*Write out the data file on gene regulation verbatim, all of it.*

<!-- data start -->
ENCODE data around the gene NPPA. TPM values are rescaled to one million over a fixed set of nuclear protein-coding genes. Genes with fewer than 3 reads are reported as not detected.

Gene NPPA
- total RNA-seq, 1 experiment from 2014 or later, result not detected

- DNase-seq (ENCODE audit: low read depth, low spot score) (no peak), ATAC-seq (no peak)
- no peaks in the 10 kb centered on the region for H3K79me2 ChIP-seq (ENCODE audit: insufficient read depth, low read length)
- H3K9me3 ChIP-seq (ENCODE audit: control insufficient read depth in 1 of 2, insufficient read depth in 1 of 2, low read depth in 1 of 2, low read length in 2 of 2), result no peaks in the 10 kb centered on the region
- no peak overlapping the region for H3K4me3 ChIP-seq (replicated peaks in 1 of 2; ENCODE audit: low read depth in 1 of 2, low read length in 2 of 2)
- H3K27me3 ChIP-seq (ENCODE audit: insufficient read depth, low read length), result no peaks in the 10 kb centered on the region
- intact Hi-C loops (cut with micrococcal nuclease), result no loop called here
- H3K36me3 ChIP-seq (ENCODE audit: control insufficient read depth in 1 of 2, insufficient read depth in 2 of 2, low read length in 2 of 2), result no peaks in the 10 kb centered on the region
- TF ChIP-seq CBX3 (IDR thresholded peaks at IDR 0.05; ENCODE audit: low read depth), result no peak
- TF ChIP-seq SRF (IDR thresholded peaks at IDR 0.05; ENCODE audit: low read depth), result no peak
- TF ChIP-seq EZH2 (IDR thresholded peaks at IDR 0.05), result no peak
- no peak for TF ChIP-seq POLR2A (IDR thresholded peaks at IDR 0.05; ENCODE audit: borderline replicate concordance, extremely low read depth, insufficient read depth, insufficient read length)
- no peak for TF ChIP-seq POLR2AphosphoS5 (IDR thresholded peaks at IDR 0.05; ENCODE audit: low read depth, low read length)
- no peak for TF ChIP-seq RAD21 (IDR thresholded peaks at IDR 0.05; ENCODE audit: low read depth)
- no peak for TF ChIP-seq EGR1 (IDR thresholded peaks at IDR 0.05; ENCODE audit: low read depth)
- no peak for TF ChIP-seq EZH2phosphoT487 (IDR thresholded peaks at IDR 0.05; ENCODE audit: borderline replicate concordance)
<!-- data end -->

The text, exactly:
ENCODE data around the gene NPPA. TPM values are rescaled to one million over a fixed set of nuclear protein-coding genes. Genes with fewer than 3 reads are reported as not detected.

Gene NPPA
- total RNA-seq, 1 experiment from 2014 or later, result not detected

- DNase-seq (ENCODE audit: low read depth, low spot score) (no peak), ATAC-seq (no peak)
- no peaks in the 10 kb centered on the region for H3K79me2 ChIP-seq (ENCODE audit: insufficient read depth, low read length)
- H3K9me3 ChIP-seq (ENCODE audit: control insufficient read depth in 1 of 2, insufficient read depth in 1 of 2, low read depth in 1 of 2, low read length in 2 of 2), result no peaks in the 10 kb centered on the region
- no peak overlapping the region for H3K4me3 ChIP-seq (replicated peaks in 1 of 2; ENCODE audit: low read depth in 1 of 2, low read length in 2 of 2)
- H3K27me3 ChIP-seq (ENCODE audit: insufficient read depth, low read length), result no peaks in the 10 kb centered on the region
- intact Hi-C loops (cut with micrococcal nuclease), result no loop called here
- H3K36me3 ChIP-seq (ENCODE audit: control insufficient read depth in 1 of 2, insufficient read depth in 2 of 2, low read length in 2 of 2), result no peaks in the 10 kb centered on the region
- TF ChIP-seq CBX3 (IDR thresholded peaks at IDR 0.05; ENCODE audit: low read depth), result no peak
- TF ChIP-seq SRF (IDR thresholded peaks at IDR 0.05; ENCODE audit: low read depth), result no peak
- TF ChIP-seq EZH2 (IDR thresholded peaks at IDR 0.05), result no peak
- no peak for TF ChIP-seq POLR2A (IDR thresholded peaks at IDR 0.05; ENCODE audit: borderline replicate concordance, extremely low read depth, insufficient read depth, insufficient read length)
- no peak for TF ChIP-seq POLR2AphosphoS5 (IDR thresholded peaks at IDR 0.05; ENCODE audit: low read depth, low read length)
- no peak for TF ChIP-seq RAD21 (IDR thresholded peaks at IDR 0.05; ENCODE audit: low read depth)
- no peak for TF ChIP-seq EGR1 (IDR thresholded peaks at IDR 0.05; ENCODE audit: low read depth)
- no peak for TF ChIP-seq EZH2phosphoT487 (IDR thresholded peaks at IDR 0.05; ENCODE audit: borderline replicate concordance)